Bans on Smoking in Bars May Reduce Alcohol Abuse, Study Suggests

Laws that ban smoking in bars and restaurants may reduce alcohol abuse, a new study suggests. Researchers found people identified as problem drinkers who live in states with smoking bans have a higher rate of remission, compared with problem drinkers who live in states without laws that ban public smoking.

Currently, 29 states have enacted public smoking bans in bars or restaurants, according to

“Smokers are three times more likely to abuse alcohol or meet criteria for dependence,” Yale University researcher Sherry McKee said in a news release. “We wanted to see if separating smoking and drinking changed drinking behavior. It does.”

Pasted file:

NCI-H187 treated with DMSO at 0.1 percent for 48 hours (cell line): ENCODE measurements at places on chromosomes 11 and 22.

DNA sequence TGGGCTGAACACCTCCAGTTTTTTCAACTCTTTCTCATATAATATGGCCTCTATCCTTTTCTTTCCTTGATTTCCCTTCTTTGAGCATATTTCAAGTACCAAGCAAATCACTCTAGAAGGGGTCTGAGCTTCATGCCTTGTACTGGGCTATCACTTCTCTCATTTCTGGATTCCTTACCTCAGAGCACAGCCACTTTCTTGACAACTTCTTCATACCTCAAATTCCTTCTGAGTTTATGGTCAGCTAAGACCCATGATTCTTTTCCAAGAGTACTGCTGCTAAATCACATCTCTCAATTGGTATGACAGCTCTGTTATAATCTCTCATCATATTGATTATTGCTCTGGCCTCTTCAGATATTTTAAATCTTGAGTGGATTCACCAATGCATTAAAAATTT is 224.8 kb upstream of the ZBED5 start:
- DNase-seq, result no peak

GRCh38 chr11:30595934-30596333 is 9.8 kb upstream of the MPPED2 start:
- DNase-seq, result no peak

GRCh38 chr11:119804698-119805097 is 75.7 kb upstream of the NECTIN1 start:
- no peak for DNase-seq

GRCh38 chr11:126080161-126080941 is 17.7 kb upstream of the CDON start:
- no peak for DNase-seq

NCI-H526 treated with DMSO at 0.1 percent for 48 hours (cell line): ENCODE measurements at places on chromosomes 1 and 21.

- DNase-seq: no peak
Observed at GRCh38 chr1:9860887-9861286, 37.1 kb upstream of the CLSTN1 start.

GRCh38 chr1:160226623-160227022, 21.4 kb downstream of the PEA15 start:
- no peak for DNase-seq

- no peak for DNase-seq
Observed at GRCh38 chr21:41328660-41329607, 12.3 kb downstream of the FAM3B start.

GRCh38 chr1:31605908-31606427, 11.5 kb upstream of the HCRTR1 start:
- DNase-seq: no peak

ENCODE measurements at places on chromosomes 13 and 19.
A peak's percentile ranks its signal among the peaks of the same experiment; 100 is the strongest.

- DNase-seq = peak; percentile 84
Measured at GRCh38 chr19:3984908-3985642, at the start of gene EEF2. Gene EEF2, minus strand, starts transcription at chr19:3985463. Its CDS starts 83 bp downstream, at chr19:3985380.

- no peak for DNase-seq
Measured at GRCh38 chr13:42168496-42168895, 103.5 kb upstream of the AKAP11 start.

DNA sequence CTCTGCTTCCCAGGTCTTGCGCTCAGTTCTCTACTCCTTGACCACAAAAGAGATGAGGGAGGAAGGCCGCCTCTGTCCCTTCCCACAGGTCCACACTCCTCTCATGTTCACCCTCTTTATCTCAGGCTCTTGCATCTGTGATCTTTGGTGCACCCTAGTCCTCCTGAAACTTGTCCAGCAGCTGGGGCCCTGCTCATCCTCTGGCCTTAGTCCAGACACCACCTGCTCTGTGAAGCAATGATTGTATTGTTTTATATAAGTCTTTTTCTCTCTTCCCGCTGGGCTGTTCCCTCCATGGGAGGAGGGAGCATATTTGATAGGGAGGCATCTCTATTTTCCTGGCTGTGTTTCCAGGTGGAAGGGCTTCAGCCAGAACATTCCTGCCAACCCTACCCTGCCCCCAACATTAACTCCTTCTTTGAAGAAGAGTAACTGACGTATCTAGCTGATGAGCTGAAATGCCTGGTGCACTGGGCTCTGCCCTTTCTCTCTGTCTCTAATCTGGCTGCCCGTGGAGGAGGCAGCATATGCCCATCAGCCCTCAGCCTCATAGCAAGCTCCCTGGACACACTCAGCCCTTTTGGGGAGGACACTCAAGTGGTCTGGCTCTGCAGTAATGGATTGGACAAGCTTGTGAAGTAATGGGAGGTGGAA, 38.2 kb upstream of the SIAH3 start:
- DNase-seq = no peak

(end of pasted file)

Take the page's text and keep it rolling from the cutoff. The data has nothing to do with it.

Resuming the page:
The researchers used data from the National Epidemiological Survey on Alcohol and Related Conditions to compare remission rates of people with alcohol use disorder in states that enacted smoking bans during the study period, to people who lived in states without bans between 2001-2002 and 2004-2005.

They found in states with no smoking bans, half of those with an alcohol use disorder experienced remission. The rate of remission in states with smoking bans was 61 percent.

The study appears in the journal Drug and Alcohol Dependence.

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    Jim Sharp

    September 26, 2012 at 1:59 PM

    The relationship between heavy smoking and heavy drinking was established over 30 years ago. An item on the alcohol abuse screening test developed in Michigan (the Mortimer-Filkins Test)asked if more than 2 packs per day were smoked. Very few people who smoke 2 or more packs per day do not have a problem with alcohol. It’s interesting that changes in one factor (availability of place to smoke) influences the other (how much is drank).

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